1
\$\begingroup\$

Is it possible to shift the phase of a square wave (which is generated by an Arduino) with passive components?

I have a 0 to 12V square wave that I would like to split into several phases. The idea is to send the original square wave to load 1, and a 60° shift to load 2, an additional 60° shift to load 3, and so on until I've got 360°.

I also have a 0 to -12 square wave that I would like to apply this to as well.

\$\endgroup\$
11
  • \$\begingroup\$ fixed or varying frequency? What kind of load(s)? And what are you trying to achieve? \$\endgroup\$ Commented Mar 16, 2017 at 12:02
  • 2
    \$\begingroup\$ How much current (power) are we talking about? Are you trying to drive some sort of motor? If you give us some context about your application, you'll probably get better answers. If you are still trying to drive electromagnets, then you'll want to synthesize the phase-shifted signals in your Arduino, and use a separate driver transistor for each one. \$\endgroup\$
    – Dave Tweed
    Commented Mar 16, 2017 at 12:19
  • \$\begingroup\$ A PLL might be a good starting point \$\endgroup\$ Commented Mar 16, 2017 at 12:27
  • 1
    \$\begingroup\$ @MarkoBuršič: In what sense is a PLL a passive component? \$\endgroup\$
    – Dave Tweed
    Commented Mar 16, 2017 at 12:29
  • \$\begingroup\$ Do you mean delay the square wave? \$\endgroup\$
    – Chu
    Commented Mar 16, 2017 at 12:35

4 Answers 4

5
\$\begingroup\$

Use a 6 bit Johnson counter and drive that with a frequency 12x higher than what you want. The counter will generate 6 equally spaced, phase shifted, divided output square waves.

\$\endgroup\$
0
4
\$\begingroup\$

You could use a "Delay-Line" chip, but you still need active components to do the actual switching.

However, you have not stated whether your frequency is fixed or variable, and I suspect the latter is much more likely.

If so, you need to generate the signals from the MICRO individually, possibly with the addition of a multiplexer chip external to the micro if you need more outputs.

\$\endgroup\$
4
  • \$\begingroup\$ Thank you @Trevor. I apologize. The frequency is currently unknown. It will depend on the placement of the electromagnets and the number of turns in the coil, I'm sure. I don't know how to do the math on that. If successful then a secondary coil should pick up trace voltage. I'll adjust the frequency to the highest trace voltage. A lot of testing to do. moving the electromagnets around, trying different coils, etc. Eventually it will be a fixed frequency, I'm guessing somewhere between 2 and 3 hz. \$\endgroup\$ Commented Mar 16, 2017 at 14:20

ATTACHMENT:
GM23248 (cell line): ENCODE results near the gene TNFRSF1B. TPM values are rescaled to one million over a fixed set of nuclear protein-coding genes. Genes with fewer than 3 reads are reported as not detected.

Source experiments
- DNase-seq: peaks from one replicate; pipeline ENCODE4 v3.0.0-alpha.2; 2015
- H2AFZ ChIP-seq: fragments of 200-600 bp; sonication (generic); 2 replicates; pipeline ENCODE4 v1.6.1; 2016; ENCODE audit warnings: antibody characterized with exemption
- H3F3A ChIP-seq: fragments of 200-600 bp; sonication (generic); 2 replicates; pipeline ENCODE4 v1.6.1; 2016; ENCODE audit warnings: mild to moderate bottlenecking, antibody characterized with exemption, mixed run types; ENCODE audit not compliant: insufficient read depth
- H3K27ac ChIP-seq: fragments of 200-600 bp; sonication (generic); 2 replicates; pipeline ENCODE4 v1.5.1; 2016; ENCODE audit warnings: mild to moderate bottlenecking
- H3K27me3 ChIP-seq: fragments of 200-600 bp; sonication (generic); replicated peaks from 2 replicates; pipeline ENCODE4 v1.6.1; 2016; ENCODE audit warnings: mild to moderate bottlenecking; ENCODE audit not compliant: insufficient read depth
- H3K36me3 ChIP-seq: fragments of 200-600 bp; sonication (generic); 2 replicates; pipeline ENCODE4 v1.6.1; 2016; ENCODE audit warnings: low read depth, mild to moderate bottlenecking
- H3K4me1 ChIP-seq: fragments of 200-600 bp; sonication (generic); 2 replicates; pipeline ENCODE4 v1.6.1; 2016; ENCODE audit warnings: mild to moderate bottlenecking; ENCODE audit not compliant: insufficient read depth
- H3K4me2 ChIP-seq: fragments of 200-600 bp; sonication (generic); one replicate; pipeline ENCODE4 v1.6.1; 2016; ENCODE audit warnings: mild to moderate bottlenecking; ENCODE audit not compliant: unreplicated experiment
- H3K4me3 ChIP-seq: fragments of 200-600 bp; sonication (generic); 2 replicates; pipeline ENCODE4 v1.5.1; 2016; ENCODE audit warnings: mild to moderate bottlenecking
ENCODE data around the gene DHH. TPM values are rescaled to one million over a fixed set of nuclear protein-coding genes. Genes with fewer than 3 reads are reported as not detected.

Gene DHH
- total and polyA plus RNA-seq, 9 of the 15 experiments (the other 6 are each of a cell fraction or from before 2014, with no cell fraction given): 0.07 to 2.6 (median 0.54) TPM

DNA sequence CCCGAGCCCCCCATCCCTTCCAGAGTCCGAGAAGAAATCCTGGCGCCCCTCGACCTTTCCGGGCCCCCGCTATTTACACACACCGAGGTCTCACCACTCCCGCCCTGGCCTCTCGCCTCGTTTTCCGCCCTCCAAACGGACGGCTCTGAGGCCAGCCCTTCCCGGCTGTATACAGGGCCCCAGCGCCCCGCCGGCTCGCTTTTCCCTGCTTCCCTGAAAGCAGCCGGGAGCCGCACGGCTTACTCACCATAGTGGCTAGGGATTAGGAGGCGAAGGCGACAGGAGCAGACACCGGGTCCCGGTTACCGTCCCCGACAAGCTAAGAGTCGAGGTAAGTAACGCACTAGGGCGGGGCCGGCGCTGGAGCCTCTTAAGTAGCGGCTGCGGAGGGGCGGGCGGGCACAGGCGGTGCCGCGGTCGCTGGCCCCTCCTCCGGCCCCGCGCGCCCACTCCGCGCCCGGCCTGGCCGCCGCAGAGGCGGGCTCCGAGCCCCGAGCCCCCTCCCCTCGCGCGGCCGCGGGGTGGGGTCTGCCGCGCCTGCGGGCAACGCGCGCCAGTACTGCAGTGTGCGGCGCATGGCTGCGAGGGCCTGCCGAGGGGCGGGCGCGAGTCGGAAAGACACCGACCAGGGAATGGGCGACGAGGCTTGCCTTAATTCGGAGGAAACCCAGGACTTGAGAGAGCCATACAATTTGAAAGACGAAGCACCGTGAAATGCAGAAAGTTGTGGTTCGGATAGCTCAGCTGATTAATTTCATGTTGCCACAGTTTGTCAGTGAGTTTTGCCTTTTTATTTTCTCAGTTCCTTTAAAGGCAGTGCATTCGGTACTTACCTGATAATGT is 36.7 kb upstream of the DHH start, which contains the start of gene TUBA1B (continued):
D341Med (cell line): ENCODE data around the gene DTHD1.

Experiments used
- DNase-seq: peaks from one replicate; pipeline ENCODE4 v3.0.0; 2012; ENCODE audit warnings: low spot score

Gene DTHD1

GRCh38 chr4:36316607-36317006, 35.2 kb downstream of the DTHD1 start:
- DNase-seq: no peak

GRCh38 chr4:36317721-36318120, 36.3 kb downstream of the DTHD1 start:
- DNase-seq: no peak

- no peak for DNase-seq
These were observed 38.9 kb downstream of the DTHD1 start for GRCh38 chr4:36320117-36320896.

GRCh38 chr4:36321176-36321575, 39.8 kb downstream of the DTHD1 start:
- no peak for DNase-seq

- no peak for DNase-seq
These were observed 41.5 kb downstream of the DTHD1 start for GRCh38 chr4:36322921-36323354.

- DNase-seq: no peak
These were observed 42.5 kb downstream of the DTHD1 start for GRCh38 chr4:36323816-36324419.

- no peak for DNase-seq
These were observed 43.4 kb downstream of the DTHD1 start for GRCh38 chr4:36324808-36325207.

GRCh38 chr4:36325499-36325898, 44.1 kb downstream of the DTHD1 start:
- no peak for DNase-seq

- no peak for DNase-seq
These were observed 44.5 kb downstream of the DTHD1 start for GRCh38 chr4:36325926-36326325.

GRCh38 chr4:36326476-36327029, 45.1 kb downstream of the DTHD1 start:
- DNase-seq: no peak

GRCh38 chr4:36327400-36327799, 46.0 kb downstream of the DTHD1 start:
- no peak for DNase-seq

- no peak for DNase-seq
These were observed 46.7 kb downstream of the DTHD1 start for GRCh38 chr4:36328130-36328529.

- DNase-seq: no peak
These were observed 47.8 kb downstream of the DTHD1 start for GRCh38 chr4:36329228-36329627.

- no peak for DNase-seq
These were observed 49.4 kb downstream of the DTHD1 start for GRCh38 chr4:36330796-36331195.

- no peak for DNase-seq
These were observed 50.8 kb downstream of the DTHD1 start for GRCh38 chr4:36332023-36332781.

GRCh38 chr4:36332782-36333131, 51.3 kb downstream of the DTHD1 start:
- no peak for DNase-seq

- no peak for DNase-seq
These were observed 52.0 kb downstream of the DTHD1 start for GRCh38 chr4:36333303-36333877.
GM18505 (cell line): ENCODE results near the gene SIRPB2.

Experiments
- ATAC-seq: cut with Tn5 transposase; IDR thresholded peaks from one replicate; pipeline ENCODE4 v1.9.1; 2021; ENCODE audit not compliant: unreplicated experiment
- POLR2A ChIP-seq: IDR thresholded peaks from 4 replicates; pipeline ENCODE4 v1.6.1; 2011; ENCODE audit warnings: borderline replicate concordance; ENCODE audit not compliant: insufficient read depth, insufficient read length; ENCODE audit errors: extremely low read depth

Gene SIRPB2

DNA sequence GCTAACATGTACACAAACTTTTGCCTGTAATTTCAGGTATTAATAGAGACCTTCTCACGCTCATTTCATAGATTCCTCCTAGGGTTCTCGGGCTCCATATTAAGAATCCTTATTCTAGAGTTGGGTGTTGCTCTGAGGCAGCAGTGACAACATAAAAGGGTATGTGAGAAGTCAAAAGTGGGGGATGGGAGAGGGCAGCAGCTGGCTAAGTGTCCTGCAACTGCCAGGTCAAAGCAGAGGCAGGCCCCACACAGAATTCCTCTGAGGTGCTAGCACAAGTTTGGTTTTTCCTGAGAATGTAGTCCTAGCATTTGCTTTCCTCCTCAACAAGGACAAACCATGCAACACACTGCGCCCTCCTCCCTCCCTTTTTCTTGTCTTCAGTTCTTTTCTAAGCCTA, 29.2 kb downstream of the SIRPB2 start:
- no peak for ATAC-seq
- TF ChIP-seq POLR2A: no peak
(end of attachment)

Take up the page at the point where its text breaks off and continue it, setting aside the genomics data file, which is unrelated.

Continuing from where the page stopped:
• \$\begingroup\$ @JohnMuggins It rather sounds like whatever this is, you should be integrating some devices or coils or whatever into the mechanism to "FEED-BACK" the position of the moving object to the micro so that it knows when to "COMMUTATE" the coils. Just delaying the signal will not be sufficient for that. \$\endgroup\$
    – Trevor_G
    Commented Mar 16, 2017 at 14:24
  • \$\begingroup\$ oh, just ot clarify, a "multiplexer" chip would simply give me more outputs that I can code from the Arduino, correct? Good answer, Trevor. Thank you for the help. \$\endgroup\$ Commented Mar 16, 2017 at 14:24
  • \$\begingroup\$ Yes on the multiplexer... \$\endgroup\$
    – Trevor_G
    Commented Mar 16, 2017 at 14:25
1
\$\begingroup\$

Rather than shifting a square wave, you could generate a faster square wave and frequency divide it. If you start each divider in a different state, they will have different phases once up and running. Here, you'd likely be best off with a fundamental at 6x the intended frequency, three divide-by-6 circuits to get the 0, 60 and 120 phases, then three not gates to get the other three phases. Be careful to make sure the div6 circuits keep a 50% duty cycle, if that's important for your application. Doing div3 then div2 would probably be a good approach.

It's not based on passives, but it only requires a few fairly basic logic chips. It should work for a very wide range of frequencies, and it will keep the phase angles very accurate.

\$\endgroup\$
1
  • \$\begingroup\$ That is amazing. I didn't know we have frequency dividers. After briefly researching I see that f-out = f-in/N. At 60° phase shift each time then N should equal to .167? \$\endgroup\$ Commented Mar 16, 2017 at 16:44
0
\$\begingroup\$

You can generate adjustable phase shifted square waves using Arduino Uno, Nano or Mega2560 16-bit timers. The phase-shift range is 180 degrees.

The Nano-Uno boards can output only 2 channels (Timer-1) while the Mega2560 can do 3 channels (Timers 1,3,4 and 5).

There's a demo project at Runtime Micro covering parts, diagram and code listing (and video).

BTW, if you set a 2560's timer channels for 0, 60, 120 and add inverters, it might be possible to generate a 6 phase (BLDC motor?) series. I haven't tried it -- just a thought.

full-disclosure: I'm the author of the demo project.

\$\endgroup\$
1
  • \$\begingroup\$ Thanks Stockvu. At this late date I'm not even sure which project I was working on at the time. I'm sure it had something to do with my simulated electric generator run by pulsed electromagnets. So the reason I needed passive components was to conserve energy. Running several Uno or PI boards won't work. Also running SSR's rquires extra voltage so was trying to avoid them as well. It was an AC system to fire a string of electromagnets in timed order to induce voltage on a secondary winding. \$\endgroup\$ Commented Aug 26, 2022 at 16:13

Your Answer

By clicking “Post Your Answer”, you agree to our terms of service and acknowledge you have read our privacy policy.

Not the answer you're looking for? Browse other questions tagged or ask your own question.